“For sleep, one needs endless depths of blackness to sink into; daylight is too shallow, it will not cover one.” ~ Anne Morrow Lindbergh
I have a fear of oversleeping. I’ll often check my alarm clock 3 or 4 times before I fall asleep, that’s just me. Yesterday morning, I opened my eyes and the room was full of light. It’s never light when I get up for work, I knew I had overslept. I sprung out of bed, put on my slippers and glanced at the clock, it was 4:00 a.m. As I took a peek through the blinds, like a beacon directing the sailors, there was a full moon.
The full moon dates back to Native Americans of a few hundred years ago. In order to keep track of the changing seasons, tribes gave each recurring moon a distinctive name. The names applied to the entire month in which it occurred. Although there have been some variations in the moon names, the same ones were used throughout the Algonquin tribes from New England and continued west to Lake Superior.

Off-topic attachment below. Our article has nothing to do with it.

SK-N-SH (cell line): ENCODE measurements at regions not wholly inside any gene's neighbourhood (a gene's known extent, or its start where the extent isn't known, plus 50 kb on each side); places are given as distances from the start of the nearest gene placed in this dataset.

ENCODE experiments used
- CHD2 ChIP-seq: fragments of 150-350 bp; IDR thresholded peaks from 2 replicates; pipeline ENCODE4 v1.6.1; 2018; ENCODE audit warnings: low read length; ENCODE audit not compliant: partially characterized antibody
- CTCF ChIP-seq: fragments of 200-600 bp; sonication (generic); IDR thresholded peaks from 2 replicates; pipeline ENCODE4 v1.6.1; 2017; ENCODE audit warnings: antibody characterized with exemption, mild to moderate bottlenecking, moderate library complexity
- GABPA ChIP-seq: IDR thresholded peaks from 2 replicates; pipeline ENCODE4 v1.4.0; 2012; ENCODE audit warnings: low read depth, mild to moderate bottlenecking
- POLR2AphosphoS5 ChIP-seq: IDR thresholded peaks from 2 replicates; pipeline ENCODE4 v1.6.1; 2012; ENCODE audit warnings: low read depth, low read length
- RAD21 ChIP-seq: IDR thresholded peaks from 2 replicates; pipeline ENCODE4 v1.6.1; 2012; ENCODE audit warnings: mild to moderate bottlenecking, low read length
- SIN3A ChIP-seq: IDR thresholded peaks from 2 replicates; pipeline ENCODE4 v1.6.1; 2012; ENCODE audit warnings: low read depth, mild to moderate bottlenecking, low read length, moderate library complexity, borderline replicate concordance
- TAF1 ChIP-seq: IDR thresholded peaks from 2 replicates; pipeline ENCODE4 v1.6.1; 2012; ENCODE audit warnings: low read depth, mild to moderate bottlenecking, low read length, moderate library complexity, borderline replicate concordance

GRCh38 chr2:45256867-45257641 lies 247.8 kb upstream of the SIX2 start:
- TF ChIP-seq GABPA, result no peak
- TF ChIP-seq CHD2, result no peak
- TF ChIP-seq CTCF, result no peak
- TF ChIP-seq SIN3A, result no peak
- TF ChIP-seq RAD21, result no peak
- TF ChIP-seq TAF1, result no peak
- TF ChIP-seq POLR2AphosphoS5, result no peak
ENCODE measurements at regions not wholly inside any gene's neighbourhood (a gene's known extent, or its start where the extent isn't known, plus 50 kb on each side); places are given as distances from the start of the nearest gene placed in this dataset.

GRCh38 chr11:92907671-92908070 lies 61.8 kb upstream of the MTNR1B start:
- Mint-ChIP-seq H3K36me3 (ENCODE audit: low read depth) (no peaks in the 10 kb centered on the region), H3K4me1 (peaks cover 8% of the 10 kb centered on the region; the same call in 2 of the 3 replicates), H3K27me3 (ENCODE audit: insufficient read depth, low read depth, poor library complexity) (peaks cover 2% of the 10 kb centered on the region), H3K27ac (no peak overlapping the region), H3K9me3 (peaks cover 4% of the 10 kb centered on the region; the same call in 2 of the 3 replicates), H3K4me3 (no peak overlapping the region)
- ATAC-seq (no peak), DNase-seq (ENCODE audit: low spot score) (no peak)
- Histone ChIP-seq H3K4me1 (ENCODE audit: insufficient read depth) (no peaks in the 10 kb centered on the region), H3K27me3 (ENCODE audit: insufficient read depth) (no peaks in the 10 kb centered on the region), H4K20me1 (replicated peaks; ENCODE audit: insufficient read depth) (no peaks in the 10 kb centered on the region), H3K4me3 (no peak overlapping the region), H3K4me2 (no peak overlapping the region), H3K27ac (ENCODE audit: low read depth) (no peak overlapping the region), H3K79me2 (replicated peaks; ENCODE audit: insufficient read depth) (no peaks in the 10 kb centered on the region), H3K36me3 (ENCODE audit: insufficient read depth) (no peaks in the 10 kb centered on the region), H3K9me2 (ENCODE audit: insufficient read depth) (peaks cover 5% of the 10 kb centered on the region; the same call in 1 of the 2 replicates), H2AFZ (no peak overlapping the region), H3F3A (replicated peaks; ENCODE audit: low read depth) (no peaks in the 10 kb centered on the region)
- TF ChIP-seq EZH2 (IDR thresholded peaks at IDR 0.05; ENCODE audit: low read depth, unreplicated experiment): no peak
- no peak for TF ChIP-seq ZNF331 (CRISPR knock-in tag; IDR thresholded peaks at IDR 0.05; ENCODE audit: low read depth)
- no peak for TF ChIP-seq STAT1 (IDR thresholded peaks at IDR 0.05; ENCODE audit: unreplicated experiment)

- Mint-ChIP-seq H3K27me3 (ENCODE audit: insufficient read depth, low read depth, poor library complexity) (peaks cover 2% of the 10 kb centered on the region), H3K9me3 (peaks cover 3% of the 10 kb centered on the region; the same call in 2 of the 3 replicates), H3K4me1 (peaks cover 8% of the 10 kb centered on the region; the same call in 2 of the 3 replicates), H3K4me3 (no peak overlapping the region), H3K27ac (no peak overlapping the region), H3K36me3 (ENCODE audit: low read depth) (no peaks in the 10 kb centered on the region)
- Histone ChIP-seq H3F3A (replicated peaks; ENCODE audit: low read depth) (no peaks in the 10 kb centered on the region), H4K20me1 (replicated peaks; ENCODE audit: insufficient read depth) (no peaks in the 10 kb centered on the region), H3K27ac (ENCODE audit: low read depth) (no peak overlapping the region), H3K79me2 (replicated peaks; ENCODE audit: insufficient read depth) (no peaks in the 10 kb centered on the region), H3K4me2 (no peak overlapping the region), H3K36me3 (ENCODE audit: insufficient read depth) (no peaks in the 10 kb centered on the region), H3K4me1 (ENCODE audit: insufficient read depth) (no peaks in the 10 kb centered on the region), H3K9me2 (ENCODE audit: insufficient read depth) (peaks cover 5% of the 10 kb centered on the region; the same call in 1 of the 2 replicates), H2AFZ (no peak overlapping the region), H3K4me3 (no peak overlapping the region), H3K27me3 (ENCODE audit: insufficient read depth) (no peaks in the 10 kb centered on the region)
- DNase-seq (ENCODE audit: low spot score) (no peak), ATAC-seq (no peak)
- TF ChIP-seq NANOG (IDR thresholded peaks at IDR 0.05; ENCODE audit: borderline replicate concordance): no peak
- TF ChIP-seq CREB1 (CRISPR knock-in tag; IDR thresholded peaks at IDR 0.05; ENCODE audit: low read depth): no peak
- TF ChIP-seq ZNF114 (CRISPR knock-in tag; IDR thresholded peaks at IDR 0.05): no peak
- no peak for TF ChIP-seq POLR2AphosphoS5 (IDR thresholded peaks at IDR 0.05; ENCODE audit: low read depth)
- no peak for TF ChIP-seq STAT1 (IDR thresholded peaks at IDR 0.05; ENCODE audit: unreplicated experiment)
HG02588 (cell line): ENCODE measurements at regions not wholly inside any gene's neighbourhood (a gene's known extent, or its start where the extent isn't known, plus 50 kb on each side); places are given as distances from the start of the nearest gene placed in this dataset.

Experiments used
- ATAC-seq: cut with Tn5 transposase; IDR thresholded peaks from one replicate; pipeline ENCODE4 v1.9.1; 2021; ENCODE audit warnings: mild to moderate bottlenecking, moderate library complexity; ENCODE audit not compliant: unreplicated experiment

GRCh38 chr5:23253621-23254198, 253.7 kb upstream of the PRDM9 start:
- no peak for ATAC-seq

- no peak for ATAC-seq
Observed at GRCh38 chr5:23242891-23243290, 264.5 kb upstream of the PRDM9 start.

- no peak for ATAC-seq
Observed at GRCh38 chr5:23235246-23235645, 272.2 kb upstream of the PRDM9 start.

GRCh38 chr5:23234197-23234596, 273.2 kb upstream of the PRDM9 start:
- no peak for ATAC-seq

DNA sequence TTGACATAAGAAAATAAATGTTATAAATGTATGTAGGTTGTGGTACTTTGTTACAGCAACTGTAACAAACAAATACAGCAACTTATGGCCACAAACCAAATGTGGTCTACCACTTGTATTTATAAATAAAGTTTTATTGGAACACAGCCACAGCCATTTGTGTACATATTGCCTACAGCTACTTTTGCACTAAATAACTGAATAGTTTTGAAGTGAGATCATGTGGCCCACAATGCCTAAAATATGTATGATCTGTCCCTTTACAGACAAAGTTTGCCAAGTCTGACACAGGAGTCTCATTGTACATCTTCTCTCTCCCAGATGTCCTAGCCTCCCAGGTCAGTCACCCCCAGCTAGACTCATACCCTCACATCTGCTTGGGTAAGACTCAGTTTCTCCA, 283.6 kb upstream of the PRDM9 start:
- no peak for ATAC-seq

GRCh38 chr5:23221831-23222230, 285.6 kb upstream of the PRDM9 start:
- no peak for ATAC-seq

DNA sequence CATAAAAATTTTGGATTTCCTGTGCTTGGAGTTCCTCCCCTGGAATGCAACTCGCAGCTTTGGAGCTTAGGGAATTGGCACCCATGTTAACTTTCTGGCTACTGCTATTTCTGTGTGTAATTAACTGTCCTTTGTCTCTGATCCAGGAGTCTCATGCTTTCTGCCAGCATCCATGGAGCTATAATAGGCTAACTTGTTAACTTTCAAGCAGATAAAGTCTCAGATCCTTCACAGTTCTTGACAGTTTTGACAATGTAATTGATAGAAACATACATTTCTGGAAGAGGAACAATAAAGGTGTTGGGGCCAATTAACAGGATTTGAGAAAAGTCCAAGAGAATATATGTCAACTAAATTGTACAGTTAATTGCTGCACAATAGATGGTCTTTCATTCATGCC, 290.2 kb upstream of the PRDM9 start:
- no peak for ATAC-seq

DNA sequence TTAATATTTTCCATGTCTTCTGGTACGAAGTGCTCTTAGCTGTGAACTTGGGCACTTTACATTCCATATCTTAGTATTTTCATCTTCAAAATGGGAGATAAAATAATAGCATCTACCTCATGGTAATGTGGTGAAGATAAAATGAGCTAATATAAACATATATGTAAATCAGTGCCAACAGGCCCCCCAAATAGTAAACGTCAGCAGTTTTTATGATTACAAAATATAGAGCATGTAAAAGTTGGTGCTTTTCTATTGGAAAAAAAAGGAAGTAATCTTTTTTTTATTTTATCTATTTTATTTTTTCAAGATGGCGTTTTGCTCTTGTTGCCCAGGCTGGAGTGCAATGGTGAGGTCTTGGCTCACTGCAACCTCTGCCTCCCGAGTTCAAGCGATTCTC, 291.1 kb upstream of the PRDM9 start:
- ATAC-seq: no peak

The full March moon that woke me from a peaceful sleep is called the Worm Moon. Native Americans referred to this as the last full moon of the winter after worms left a trail on the newly thawed ground, inviting the return of the robins. The Worm Moon is sometimes referred to by other names associated with the signs of spring. When the cawing of the crows signaled the end of winter, the more northern Native American tribes referred to the full moon in March as the Crow Moon or the Sap Moon, marking the time when maple sap begins to flow.
Despite the arrival of spring last week, winter has not released its grip on Charlotte. We’ve covered our sensitive plants at night as temperatures dip down into the low 20’s. I would venture to say, there won’t be any worm trails this month, but April’s moon is the Pink Moon, an affirmation that winter is finally over.